The Ringu franchise has been iconic in Japanese horror for a while now. With countless sequels and even a series of Hollywood remakes, the little girl from the well has reached legendary status in the world of horror.
Her trademark long black hair, the well, and TV sets have entered the lexicon of fear many times, so much so, that they have lost much of their impact. The latest film in the series, Sadako, premiered at Fantasia Fest in Montreal, and while it has all the classic tropes of the series, it lacks enough original concepts to entertain anyone but die-hard fans of the series.
Sadako once again features the titular long-haired spirit Sadako and finds her tormenting a doctor named Mayu (Elaiza Ikeda), her brother Kazuma (Hiroya Shimizu) and a young, troubled patient (Himeka Himejima). In the universe of this movie, the world has largely forgotten about Sadako and what she can do. Due to a series of events, including a traumatic fire, the evil spirit is once again unleashed onto the world, with predictable results.
With the series now set in the modern world, YouTube, social media and the ever-present nature of video is at the forefront of this story. The director (Hideo Nakata) does a good job of setting up the characters and the vapid need for fame in the modern social landscape. Yet, even with all the things going right for the film, it ultimately never lives up to its potential.
1999 first gave us Sadako with Ringu (also known as The Ring) and since then the elements of the film series have been ingrained in horror culture. The four elements: the well, monsters climbing out of TVs, Sadako herself, and the victims dying of fear are all present in some form throughout the Ringu franchise. But when you rely on these elements without adding much to the formula, things begin to feel a bit stale.
Worse still, all these elements have been done better in past films. The original Ringu has had many sequels along with some interesting crossover films, so going back and trying to make a serious story in the same universe without adding much to the lore ends up feeling flat. It is hard to make to make a creepy spirit crawling out of a TV scary when the audience knows it will happen at some point in the movie.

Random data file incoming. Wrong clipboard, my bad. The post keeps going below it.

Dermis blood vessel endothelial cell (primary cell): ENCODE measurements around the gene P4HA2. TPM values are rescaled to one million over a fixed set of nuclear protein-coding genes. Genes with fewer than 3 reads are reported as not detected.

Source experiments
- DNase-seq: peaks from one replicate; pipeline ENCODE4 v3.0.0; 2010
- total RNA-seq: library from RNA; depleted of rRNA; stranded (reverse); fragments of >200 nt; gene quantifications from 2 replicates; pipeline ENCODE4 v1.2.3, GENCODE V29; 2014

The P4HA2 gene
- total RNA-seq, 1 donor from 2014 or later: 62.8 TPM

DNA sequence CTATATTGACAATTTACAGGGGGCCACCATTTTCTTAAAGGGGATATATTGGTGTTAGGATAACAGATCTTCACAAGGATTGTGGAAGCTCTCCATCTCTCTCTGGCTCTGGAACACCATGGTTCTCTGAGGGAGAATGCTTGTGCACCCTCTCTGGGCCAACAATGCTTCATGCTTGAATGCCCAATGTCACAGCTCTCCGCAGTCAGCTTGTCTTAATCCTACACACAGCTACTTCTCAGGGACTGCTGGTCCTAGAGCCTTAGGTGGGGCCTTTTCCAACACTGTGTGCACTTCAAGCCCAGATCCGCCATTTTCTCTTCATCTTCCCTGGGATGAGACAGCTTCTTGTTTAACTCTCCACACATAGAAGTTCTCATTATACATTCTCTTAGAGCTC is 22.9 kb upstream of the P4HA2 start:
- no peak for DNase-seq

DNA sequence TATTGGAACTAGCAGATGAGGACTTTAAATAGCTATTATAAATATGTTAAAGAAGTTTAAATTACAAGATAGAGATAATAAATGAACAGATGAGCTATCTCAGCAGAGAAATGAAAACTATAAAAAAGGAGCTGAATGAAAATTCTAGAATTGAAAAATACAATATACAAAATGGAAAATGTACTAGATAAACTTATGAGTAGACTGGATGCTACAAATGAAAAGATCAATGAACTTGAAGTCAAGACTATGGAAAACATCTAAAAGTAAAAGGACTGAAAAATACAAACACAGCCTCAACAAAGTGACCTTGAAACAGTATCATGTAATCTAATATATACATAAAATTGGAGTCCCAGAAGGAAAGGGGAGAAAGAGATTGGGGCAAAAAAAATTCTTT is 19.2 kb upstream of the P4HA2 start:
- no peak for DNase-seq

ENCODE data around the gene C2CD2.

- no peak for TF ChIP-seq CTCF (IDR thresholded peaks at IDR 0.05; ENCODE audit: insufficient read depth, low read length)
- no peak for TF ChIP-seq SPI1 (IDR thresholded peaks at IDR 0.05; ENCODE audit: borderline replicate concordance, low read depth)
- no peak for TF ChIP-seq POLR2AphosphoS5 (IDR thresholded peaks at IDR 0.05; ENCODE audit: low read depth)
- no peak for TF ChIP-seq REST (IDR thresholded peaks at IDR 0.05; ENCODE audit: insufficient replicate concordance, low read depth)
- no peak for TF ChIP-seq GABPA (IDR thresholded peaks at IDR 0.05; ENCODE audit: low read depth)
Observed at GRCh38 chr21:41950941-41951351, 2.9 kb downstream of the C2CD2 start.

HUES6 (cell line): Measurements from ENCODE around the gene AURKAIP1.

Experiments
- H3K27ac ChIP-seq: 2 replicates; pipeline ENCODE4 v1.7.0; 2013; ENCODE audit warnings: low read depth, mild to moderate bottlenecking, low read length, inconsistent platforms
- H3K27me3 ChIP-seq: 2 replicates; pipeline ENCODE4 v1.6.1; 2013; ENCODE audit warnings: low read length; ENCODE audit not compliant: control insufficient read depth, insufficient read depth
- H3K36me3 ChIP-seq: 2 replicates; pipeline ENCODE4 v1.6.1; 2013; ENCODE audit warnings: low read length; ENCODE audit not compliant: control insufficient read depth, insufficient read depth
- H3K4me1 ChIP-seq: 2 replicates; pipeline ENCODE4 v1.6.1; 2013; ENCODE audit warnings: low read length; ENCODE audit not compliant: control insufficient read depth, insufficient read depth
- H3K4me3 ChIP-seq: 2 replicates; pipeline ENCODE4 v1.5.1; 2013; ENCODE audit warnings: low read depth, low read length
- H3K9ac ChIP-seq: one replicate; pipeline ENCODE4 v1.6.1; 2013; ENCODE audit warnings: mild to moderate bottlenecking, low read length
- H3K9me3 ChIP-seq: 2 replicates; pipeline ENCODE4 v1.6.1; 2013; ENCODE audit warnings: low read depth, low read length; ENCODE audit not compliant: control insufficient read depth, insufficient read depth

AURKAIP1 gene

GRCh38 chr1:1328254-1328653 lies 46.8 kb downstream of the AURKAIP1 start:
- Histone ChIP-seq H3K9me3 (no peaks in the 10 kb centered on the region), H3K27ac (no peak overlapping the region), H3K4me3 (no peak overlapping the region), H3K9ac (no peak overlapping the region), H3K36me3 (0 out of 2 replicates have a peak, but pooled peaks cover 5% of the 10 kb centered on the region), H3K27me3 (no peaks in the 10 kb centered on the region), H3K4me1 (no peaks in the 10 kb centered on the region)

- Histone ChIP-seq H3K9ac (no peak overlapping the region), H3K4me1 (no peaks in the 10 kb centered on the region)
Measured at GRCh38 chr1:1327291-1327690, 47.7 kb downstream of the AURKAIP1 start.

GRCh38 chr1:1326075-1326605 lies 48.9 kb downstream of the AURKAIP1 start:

Even more, aggravating with Sadako is that it is a very slow burn. While it has a few jump scares and some interesting shots that do invoke tension, it is not until the last 30 minutes of a 90-minute movie where there seem to be any stakes to the events on screen. With so many slow shots and odd characters in play throughout the film, this fact seems most frustrating. There was such wasted potential on display in Sadako, even the enchanting performance of Elaiza Ikeda is not enough to save the film from feeling bland throughout.
Ironically, if the filmmakers had opted for more tension by using the iconic Sadako a bit more sparingly, the film could have been more exciting. Using the character’s paranoia as the catalyst and focusing on their interactions would have made for a far more engaging watch. There are some great performances here, they are just given nothing to work with to make Sadako memorable.
In a sense, Sadako delivers what it promised: a film about the titular character. It is only sad it had to be in a generic, and ultimately forgettable package. Fans of the series may find something of value here but everyone else should stay far away, what Sadako fails to live up to in scares makes for an overall bland experience.